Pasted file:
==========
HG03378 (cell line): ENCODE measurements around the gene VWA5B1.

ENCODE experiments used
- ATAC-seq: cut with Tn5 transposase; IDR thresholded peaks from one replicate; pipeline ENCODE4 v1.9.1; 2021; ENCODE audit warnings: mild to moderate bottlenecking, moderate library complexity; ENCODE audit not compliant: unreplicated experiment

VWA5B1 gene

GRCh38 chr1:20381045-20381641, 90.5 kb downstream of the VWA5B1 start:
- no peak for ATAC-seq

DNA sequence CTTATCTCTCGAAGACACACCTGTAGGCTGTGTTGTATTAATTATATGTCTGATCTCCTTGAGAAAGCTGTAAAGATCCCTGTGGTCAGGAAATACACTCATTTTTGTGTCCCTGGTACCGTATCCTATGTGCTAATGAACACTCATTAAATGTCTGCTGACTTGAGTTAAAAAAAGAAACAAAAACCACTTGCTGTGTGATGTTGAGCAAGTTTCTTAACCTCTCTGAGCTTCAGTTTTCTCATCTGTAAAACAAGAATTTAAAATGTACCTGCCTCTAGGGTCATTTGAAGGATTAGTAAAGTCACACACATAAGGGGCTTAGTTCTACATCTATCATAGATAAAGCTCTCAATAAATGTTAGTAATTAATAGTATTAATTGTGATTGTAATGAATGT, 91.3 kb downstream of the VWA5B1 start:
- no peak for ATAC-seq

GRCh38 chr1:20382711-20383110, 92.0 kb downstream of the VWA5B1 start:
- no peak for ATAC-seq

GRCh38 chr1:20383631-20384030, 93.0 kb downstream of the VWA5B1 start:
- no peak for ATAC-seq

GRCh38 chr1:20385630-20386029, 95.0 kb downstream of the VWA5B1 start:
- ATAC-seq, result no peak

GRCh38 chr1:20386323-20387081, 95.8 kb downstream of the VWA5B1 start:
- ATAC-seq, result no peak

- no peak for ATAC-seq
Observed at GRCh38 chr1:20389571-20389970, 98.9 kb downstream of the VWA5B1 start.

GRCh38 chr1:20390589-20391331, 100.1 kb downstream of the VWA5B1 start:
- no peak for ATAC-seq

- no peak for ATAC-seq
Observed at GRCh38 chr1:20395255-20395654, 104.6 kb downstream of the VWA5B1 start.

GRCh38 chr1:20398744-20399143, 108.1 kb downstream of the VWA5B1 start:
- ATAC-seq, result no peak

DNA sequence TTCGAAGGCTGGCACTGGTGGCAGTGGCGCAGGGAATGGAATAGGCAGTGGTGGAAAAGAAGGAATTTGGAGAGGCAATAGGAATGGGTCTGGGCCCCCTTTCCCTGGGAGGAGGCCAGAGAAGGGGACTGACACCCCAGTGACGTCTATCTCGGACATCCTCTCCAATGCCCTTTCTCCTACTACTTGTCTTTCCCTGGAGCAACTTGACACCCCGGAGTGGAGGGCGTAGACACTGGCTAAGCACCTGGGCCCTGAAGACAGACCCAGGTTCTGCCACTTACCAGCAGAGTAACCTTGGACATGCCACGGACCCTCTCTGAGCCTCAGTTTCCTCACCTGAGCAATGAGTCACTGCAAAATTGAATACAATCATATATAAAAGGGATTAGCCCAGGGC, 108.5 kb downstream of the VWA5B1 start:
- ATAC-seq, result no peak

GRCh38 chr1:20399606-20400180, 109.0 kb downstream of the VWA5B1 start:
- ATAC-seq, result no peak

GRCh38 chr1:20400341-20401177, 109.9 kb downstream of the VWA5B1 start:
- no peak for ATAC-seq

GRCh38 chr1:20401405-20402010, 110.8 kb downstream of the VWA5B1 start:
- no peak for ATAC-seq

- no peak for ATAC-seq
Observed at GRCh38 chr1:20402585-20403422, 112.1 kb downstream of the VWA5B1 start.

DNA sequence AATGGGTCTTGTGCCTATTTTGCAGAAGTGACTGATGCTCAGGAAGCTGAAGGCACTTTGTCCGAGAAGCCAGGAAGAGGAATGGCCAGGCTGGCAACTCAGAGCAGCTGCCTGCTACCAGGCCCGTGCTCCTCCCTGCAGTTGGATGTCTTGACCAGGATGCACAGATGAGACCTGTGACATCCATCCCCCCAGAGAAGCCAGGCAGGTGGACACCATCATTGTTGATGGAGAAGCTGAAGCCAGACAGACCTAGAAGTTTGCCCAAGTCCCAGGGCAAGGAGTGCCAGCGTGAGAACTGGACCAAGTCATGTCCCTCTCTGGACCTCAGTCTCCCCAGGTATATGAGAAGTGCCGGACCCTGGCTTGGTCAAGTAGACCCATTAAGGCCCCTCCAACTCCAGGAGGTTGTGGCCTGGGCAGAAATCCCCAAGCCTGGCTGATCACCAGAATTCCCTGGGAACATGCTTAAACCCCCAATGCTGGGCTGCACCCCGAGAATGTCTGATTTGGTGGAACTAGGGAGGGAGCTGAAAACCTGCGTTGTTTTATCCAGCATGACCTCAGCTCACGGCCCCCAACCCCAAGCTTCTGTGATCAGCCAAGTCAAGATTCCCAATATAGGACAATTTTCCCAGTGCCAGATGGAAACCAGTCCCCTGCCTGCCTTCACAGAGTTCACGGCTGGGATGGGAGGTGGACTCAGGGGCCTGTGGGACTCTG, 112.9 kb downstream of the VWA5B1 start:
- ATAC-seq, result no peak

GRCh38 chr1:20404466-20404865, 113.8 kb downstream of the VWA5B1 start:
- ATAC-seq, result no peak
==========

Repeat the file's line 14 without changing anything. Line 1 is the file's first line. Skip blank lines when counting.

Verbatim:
- ATAC-seq, result no peak